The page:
Look, there’s no bigger buzzkill for a retailer than holiday returns. I’m not dumb. I get this. And I know you get this.
Nonetheless, when January comes, be ready to perceive–and capitalize on– the upside of returns.
Because there is an upside.
In retail, we take it as a given that returns are bad for the bottom line. But here’s the silver–maybe even platinum–lining: A return, at least one that is made in-store, means the customer is in the store!
(You’re a shortsighted retailer indeed if you don’t want a customer to enter your store.)
Sometimes a return even means a chance to introduce yourself to an entirely new customer who received the item as a gift, but in the wrong size or color, and is now showing up at the slowest time of the year, when you really need traffic in your stores.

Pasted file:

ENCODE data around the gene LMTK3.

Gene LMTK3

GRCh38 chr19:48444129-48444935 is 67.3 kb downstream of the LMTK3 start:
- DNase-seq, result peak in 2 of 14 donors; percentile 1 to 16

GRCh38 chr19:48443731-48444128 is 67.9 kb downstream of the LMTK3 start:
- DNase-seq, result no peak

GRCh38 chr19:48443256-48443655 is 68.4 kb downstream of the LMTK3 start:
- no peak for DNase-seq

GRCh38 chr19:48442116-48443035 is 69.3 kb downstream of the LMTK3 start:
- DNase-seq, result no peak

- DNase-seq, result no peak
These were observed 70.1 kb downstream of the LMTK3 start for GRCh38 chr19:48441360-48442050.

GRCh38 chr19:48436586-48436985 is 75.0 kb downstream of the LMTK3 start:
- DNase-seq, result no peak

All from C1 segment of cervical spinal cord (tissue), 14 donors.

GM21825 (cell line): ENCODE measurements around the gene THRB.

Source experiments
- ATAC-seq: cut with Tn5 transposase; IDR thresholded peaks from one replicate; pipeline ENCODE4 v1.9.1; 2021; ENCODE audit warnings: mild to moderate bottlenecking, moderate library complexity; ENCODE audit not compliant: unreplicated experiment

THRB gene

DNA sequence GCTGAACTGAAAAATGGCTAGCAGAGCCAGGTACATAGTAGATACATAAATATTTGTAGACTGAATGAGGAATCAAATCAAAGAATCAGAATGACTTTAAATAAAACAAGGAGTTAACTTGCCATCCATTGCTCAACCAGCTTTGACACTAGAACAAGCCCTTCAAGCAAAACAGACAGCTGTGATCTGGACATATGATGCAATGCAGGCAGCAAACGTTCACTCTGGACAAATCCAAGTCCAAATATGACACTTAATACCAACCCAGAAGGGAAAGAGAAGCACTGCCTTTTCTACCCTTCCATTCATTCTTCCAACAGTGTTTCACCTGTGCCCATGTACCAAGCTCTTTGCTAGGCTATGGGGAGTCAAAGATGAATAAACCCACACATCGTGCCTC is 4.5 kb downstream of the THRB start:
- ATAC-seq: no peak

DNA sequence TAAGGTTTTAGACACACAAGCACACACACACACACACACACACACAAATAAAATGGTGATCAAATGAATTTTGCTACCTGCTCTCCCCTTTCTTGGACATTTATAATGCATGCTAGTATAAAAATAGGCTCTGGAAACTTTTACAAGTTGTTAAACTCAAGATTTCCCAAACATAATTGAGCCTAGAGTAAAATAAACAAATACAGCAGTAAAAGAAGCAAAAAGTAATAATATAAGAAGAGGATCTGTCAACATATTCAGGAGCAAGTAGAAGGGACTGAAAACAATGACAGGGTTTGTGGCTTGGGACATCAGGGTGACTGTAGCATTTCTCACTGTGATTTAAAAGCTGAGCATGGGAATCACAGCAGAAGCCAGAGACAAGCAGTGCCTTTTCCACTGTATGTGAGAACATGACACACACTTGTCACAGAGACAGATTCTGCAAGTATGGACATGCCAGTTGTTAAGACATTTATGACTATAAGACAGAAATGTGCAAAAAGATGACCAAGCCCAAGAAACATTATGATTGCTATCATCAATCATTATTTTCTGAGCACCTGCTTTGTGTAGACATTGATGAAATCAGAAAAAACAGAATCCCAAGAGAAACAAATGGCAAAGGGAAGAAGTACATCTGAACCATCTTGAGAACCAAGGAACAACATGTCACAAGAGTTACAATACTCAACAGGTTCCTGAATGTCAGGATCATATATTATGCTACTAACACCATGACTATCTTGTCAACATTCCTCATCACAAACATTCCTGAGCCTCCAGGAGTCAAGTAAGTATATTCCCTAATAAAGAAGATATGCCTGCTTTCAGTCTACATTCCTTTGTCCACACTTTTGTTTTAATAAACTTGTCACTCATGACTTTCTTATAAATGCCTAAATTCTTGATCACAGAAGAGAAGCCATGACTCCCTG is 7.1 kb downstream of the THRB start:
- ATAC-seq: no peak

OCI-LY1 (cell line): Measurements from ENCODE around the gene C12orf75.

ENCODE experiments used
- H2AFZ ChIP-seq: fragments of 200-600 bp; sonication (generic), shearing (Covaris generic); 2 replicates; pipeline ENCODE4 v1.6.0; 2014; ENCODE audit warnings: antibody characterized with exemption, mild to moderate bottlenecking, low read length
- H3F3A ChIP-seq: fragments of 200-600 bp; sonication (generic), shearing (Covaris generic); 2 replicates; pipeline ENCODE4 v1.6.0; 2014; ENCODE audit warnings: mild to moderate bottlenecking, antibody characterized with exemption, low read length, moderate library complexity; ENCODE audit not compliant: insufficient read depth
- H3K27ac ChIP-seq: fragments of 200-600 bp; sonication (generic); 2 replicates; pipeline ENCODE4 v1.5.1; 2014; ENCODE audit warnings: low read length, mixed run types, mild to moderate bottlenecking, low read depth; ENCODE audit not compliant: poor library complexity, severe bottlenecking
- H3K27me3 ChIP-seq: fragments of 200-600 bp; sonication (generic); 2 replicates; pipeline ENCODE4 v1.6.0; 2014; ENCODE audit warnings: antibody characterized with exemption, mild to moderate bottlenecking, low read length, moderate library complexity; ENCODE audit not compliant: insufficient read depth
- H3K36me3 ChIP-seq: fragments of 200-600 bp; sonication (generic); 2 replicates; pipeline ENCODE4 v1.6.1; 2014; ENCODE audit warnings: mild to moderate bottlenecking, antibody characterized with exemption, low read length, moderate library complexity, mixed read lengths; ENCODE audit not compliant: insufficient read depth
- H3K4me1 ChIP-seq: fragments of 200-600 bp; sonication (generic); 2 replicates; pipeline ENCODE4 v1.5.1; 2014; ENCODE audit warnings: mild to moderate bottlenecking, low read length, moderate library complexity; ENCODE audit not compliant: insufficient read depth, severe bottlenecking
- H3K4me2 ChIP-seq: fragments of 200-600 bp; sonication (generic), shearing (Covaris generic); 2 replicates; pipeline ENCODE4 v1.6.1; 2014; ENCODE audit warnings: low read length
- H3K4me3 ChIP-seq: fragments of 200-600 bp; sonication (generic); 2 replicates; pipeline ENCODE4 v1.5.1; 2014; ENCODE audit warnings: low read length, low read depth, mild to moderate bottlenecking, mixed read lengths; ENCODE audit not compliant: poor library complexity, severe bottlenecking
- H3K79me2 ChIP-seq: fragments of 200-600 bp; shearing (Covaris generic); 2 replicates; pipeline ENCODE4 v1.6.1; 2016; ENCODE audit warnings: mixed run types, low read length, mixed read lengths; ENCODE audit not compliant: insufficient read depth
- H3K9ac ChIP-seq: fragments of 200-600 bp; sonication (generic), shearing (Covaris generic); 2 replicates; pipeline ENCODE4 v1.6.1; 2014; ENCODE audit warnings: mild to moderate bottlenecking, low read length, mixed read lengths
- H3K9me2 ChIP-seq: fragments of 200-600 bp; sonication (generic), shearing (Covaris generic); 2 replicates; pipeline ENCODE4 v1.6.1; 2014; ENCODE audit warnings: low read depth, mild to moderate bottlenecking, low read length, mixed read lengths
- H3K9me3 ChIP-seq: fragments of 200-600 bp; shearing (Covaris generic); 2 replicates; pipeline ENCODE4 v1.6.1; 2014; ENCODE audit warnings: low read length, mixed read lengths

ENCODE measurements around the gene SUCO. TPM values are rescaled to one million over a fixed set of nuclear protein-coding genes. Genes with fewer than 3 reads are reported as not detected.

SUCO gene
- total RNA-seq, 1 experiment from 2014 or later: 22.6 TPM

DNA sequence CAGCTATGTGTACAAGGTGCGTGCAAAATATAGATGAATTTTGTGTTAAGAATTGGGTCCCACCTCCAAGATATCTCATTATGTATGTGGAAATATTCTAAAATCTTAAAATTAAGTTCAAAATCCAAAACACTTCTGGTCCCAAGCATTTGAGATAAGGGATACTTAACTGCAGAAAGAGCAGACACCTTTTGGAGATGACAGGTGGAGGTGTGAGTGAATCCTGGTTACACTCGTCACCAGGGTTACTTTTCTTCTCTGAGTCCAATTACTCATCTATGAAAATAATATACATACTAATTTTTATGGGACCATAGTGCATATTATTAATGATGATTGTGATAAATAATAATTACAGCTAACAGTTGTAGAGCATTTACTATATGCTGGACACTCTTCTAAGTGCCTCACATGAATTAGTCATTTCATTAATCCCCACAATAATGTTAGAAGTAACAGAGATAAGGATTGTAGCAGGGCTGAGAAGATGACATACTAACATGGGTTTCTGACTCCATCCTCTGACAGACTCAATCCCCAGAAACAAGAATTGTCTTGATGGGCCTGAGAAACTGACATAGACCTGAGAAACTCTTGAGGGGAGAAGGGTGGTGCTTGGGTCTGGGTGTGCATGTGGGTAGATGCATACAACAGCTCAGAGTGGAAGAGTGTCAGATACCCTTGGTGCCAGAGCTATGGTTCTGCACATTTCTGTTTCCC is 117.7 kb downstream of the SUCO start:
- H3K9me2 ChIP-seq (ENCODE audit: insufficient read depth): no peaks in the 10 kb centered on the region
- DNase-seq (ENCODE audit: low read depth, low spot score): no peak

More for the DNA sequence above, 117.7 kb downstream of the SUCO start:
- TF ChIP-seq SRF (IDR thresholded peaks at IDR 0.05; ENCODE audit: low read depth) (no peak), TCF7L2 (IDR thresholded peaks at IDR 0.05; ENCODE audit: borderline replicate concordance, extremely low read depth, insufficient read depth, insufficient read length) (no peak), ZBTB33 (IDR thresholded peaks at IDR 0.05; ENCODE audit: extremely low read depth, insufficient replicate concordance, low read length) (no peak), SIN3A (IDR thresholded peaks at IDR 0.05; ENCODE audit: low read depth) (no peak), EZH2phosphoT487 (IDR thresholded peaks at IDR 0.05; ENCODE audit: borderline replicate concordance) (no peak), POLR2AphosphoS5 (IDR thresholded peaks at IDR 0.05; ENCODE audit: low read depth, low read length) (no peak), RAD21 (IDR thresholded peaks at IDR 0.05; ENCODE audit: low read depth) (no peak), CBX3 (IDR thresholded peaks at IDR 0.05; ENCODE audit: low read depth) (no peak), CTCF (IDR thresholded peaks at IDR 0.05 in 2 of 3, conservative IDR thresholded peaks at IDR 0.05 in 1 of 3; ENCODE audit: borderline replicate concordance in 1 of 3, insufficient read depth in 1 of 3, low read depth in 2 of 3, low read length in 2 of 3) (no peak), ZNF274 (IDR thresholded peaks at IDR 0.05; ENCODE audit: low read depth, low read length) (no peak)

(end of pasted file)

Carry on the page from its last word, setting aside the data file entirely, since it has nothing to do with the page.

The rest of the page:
Don’t waste this chance to wow her.
Work the returns process using those employees who have the best people skills, the best sales skills, the highest scores for empathy and optimism, to help you make the most of this opportunity.
And be sure your employees, as well as your customers, know that you see it as an opportunity. Self-fulfilling prophecies really can be the most powerful kind.
So: What’s the right way to handle holiday returns?
Also (if you want a few more key words):
With an eye on the future and on the big picture.